“First, since dental cavities have decreased in countries both with and without water fluoridation, we need to make sure we are dosing our water with the proper amount of fluoride for dental medicine purposes, but no more.

    “Second, we need to make sure fluoridation doesn’t raise the risk of adverse health effects. In particular, we need basic research on animals that would help us understand the mechanisms by which fluoride may be toxic to the developing brain.

    “Third, we need to find out if there are populations highly vulnerable to fluoride in drinking water—bottle-fed infants whose formula is made with tap water, for example, or patients undergoing dialysis. If these individuals are at risk, their water must come from a source that is lower in fluoride.”

    • Grandjean is a known opponent of community water fluoridation and often acts and a scientific spokesperson for the Fluoride Action network.

      I question his scientific ethics because as Chief Editor of the journal Environmental Health he refused to allow my submitted article to be considered. My article was a response to a previous article in that journal and ethically any response should have been published in Environmental Health.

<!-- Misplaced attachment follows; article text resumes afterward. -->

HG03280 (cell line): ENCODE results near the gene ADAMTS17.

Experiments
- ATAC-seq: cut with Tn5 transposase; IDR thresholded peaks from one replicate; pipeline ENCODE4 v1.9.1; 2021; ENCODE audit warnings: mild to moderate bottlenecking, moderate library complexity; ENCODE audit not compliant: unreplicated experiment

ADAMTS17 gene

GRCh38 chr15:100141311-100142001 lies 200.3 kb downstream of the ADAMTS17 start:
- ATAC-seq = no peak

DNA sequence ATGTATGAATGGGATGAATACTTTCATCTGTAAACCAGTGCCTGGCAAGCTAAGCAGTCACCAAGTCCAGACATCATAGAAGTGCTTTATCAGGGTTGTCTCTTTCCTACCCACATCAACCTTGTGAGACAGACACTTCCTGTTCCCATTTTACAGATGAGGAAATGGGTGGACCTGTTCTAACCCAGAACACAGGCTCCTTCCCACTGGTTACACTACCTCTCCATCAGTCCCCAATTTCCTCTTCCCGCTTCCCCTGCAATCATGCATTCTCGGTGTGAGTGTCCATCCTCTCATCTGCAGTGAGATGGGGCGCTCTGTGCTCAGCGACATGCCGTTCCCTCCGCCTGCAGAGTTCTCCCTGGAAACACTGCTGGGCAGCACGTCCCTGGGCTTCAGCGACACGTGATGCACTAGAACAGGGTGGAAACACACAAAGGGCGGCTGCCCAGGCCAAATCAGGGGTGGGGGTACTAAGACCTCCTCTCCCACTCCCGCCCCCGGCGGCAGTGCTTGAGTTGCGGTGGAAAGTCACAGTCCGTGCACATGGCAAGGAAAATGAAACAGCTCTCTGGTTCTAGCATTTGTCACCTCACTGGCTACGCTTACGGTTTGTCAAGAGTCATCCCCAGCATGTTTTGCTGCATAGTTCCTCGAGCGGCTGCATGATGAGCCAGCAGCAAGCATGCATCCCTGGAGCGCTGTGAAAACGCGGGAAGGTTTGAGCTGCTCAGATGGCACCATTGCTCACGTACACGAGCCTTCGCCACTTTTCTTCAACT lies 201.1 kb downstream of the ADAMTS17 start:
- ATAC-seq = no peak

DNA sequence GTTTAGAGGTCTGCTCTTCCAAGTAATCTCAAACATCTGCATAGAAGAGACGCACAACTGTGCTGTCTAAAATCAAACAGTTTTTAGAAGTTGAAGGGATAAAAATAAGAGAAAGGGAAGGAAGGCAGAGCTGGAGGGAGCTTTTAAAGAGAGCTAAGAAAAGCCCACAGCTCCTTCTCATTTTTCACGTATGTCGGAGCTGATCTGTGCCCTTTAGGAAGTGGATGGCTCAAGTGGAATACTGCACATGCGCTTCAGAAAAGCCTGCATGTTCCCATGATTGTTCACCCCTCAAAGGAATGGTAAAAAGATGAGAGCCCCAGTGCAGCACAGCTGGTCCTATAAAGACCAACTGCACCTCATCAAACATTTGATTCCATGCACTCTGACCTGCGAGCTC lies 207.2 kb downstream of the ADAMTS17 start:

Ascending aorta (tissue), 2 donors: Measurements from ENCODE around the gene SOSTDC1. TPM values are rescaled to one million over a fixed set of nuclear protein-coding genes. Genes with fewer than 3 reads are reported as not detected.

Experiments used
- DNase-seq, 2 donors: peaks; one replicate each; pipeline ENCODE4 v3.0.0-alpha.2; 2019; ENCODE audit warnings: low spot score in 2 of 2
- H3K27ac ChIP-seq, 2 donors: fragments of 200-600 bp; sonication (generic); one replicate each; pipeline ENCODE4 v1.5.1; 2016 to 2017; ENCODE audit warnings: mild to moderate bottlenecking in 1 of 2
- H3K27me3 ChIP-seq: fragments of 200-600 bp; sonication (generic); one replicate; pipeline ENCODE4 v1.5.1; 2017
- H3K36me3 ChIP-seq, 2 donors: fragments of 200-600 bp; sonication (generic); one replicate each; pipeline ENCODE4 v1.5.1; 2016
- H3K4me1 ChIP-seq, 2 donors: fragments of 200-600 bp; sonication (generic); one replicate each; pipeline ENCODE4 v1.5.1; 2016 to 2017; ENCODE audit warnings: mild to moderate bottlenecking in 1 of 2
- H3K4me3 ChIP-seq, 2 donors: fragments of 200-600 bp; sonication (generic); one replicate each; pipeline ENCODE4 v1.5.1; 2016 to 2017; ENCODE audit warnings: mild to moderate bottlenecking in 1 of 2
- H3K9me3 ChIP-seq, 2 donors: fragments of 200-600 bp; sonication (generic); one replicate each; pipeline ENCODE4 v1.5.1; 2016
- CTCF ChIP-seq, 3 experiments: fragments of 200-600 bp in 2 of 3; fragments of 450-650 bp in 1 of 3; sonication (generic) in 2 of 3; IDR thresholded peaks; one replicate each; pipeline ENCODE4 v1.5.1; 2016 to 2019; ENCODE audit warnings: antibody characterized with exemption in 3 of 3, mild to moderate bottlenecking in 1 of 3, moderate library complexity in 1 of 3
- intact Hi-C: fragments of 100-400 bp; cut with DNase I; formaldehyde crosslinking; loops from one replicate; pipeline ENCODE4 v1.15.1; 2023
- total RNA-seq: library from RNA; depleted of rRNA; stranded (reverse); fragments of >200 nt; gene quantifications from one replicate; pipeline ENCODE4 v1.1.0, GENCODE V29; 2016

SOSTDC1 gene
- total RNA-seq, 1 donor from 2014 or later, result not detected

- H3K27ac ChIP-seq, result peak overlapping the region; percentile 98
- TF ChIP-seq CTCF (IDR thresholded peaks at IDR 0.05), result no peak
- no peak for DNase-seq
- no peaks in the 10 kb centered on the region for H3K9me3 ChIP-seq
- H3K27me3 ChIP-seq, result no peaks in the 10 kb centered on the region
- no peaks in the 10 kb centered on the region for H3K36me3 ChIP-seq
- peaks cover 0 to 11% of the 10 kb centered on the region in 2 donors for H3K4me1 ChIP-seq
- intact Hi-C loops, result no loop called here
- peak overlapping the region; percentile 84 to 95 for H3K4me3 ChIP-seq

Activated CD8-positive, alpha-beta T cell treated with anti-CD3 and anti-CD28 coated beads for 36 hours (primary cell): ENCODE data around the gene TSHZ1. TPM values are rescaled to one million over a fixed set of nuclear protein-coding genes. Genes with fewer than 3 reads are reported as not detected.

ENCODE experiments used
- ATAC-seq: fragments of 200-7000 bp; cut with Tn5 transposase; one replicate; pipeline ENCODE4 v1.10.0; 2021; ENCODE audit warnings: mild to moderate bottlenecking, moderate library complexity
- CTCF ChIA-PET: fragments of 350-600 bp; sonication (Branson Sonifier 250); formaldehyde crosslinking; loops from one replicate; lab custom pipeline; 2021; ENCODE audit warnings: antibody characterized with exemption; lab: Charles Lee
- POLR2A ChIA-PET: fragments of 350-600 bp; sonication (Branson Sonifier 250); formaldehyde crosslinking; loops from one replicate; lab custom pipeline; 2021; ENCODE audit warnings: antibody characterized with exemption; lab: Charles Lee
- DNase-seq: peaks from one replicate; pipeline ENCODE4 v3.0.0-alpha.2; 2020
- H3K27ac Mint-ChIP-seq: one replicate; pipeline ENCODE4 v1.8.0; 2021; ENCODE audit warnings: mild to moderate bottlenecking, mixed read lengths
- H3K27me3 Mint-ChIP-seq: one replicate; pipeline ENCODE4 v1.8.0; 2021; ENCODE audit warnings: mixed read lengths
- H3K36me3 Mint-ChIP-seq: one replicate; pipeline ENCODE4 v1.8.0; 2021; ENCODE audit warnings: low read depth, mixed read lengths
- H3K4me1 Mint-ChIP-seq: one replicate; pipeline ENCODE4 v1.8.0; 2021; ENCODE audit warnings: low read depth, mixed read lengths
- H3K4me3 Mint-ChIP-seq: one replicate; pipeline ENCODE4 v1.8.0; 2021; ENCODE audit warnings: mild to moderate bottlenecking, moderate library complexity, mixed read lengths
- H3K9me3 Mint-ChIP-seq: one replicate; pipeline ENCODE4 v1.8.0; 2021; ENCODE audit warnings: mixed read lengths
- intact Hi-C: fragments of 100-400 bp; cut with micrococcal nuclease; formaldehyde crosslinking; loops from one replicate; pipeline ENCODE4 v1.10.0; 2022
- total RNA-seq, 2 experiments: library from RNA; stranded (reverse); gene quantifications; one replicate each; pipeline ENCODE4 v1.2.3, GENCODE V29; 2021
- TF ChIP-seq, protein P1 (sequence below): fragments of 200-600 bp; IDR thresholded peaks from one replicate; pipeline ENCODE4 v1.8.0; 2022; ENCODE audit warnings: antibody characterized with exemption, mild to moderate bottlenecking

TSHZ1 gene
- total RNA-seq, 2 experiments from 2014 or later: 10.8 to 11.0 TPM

My article was eventually published elsewhere (see Perrott, K. W. (2018). Fluoridation and attention deficit hyperactivity disorder a critique of Malin and Till (2015). British Dental Journal, 223(11), 819–822. https://doi.org/10.1038/sj.bdj.2017.988)

      Unfortunately, this sort of scientific censorship and partisanship is not too uncommon in the scientific world. In Grandejan’s case, he actively works with other authors promoting and anti-fluoride agenda and consequently the peer review process in his journal is farcical.